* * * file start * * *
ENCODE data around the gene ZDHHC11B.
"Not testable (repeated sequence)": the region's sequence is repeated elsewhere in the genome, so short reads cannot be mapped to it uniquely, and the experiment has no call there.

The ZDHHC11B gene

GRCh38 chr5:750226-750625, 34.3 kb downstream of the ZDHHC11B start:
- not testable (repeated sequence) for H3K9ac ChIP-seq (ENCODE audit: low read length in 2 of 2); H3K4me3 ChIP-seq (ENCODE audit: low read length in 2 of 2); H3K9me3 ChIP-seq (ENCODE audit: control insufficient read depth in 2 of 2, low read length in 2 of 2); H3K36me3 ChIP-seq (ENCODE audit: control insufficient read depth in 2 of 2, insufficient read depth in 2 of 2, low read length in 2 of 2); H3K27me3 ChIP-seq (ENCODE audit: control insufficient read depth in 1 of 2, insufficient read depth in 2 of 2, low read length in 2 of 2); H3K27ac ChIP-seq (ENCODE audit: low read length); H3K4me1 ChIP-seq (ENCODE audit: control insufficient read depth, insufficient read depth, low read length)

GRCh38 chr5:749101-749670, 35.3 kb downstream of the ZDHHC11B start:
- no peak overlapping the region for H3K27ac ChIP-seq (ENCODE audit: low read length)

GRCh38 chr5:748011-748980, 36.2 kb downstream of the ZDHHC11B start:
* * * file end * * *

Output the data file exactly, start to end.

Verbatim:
ENCODE data around the gene ZDHHC11B.
"Not testable (repeated sequence)": the region's sequence is repeated elsewhere in the genome, so short reads cannot be mapped to it uniquely, and the experiment has no call there.

The ZDHHC11B gene

GRCh38 chr5:750226-750625, 34.3 kb downstream of the ZDHHC11B start:
- not testable (repeated sequence) for H3K9ac ChIP-seq (ENCODE audit: low read length in 2 of 2); H3K4me3 ChIP-seq (ENCODE audit: low read length in 2 of 2); H3K9me3 ChIP-seq (ENCODE audit: control insufficient read depth in 2 of 2, low read length in 2 of 2); H3K36me3 ChIP-seq (ENCODE audit: control insufficient read depth in 2 of 2, insufficient read depth in 2 of 2, low read length in 2 of 2); H3K27me3 ChIP-seq (ENCODE audit: control insufficient read depth in 1 of 2, insufficient read depth in 2 of 2, low read length in 2 of 2); H3K27ac ChIP-seq (ENCODE audit: low read length); H3K4me1 ChIP-seq (ENCODE audit: control insufficient read depth, insufficient read depth, low read length)

GRCh38 chr5:749101-749670, 35.3 kb downstream of the ZDHHC11B start:
- no peak overlapping the region for H3K27ac ChIP-seq (ENCODE audit: low read length)

GRCh38 chr5:748011-748980, 36.2 kb downstream of the ZDHHC11B start: